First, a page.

A federal policy prevents the surviving spouses of service members from collecting benefits from the Department of Defense and the Department of Veterans Affairs, even though they qualify to receive both.
Instead, husbands and wives of fallen service members effectively must choose between the two sets of benefits, or pass one on to their children, if they have any.
But two bills introduced to Congress this session, The Military Widows Tax Elimination Act of 2019 in Senate and the Military Surviving Spouses Equity Act in the House, could help thousands of Gold Star spouses receive both DoD and VA benefits without having to transfer them to their children.
If the bills pass, Gold Star spouses will not receive retroactive benefits, but begin collecting both sets of benefits after the bill passes, according to the text of the bills.
As of May 13, neither bill had moved out of committee.
Gold Star families who pass the second set of benefits on to their children faced a surprise tax hike as high as 37 percent, or nearly double the previous rate, this year. That increase was because of the so-called “Kiddie Tax” passed as part of the 2017 tax law package. Another Congressional effort would attempt to fix that hardship.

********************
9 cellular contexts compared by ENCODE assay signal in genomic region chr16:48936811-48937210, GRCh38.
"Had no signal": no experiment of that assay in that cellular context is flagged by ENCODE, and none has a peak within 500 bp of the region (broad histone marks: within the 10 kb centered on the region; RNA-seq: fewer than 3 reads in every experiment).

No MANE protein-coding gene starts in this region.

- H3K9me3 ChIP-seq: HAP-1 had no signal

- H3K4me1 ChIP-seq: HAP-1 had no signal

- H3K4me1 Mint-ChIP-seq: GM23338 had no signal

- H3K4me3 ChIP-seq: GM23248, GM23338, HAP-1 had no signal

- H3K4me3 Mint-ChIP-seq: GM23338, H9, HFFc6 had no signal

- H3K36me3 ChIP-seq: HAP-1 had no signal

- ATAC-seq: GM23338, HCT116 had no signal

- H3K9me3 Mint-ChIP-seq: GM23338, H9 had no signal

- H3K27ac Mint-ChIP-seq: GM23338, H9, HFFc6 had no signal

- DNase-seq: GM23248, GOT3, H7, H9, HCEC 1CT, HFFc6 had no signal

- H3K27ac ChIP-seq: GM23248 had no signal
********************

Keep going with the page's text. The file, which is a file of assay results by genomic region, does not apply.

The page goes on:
The Gold Star Family Tax Relief Act and its companion bill would amend the tax code to treat Gold Star survivor benefits as earned income and therefore not subject to the Kiddie Tax, effectively repealing it.
Rep Joe Wilson, R-S.C. called the federal policy that prevents Gold Star spouses from collecting both sets of benefits “an unfair penalty that cuts earned benefits to military survivors.”
“Members of our military risk their lives for our freedoms every day. It is unconscionable to think there is a ‘Widow’s Tax’ on the surviving family members of our courageous men and women. We owe it to them to secure stable benefits in the event of their retirement or death,” Wilson said when he introduced the bill in February. “This issue creates a substantial burden for the surviving families, and we must act now.”
There are as many as 65,000 Gold Star spouses nationwide, Sen. Doug Jones, D-Ala., said.
“It is absolutely unacceptable that our federal government refuses to pay the widows and widowers of our nation’s heroes the full benefits they are entitled to, especially those benefit plans for which they have voluntarily paid into,” Jones said in February when he introduced the Senate bill. “No surviving spouse should be faced with this unexpected and completely unfair cut to the benefits they count on in these tragic circumstances. This is a tax on military families who have already sacrificed so much. We are going to work to right this wrong.”